Case 5

The defendant was subject to a non-molestation order made under section 42(2) of the Family Law Act 1996 by Middlesbrough Family Court. The defendant was charged with multiple offences of breaching the non-molestation order. He appeared at Teesside Crown Court where all offences were linked, to be dealt with as one case to prevent the victim and witnesses having to give evidence at multiple trials. At a subsequent hearing the defendant entered guilty pleas to all eight offences of breach of non-molestation order. By his guilty pleas he accepted he had contacted the victim without reasonable excuse on more than one occasion including by sending her unwanted messages. He accepted he attended the victim’s home address and caused her harassment by shouting and knocking at the door. The defendant was sentenced to a total of 15 months’ imprisonment and a restraining order was imposed for an indefinite period to protect the victim from further harm.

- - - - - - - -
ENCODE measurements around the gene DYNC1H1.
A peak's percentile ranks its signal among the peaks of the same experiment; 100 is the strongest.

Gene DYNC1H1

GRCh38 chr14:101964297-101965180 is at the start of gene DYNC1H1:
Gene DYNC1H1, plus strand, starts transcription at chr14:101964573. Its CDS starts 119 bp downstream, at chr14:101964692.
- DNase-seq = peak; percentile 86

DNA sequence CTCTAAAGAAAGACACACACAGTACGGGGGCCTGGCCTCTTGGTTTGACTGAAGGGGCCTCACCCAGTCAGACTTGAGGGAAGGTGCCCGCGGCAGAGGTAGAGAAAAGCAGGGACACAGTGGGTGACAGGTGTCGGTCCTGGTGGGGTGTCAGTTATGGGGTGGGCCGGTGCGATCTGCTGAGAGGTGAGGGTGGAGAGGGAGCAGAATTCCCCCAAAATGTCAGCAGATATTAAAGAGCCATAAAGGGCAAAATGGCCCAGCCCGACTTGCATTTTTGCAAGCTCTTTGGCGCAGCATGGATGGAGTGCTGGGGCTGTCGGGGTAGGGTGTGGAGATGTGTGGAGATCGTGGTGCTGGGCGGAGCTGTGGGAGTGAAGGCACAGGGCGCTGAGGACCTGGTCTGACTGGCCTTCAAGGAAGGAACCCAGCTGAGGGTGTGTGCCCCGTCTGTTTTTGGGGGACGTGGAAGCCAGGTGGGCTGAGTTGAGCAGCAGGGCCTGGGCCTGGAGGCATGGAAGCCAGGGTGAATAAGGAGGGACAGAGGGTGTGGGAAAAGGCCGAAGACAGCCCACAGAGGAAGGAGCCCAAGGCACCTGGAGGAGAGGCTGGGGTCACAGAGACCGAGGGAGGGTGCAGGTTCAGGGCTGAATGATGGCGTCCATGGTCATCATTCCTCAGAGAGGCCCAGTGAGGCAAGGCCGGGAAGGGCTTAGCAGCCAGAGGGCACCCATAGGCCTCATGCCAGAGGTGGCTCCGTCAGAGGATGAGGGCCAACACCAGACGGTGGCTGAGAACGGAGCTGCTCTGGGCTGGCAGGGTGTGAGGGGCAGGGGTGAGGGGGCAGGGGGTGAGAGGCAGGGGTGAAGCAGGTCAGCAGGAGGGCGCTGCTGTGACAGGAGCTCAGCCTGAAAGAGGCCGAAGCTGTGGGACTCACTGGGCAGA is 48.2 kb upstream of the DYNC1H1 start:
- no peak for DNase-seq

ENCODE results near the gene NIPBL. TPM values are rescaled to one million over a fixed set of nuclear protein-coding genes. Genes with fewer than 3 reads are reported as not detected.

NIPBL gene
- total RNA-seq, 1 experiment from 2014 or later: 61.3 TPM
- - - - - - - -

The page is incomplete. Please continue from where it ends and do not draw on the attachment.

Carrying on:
Case 6

The defendant attended the victims home demanding money. The victim fled from her home whilst calling 999, but the defendant caught up to her in the street. The defendant grabbed hold of the victim and threw her around before taking her money and house keys. After reporting the incident to the police, the defendant threatened to burn down the victim’s mother’s home. The victim was reluctant to support the prosecution following the threats. However, with support from the Witness Care Unit and special measures she was prepared to attend trial. The defendant pleaded guilty on the day of trial to robbery and threats to cause criminal damage. The defendant was imprisoned for 27 months for robbery and five months consecutively for the threat, totalling 32 months’ imprisonment. A 5-year restraining order was also imposed.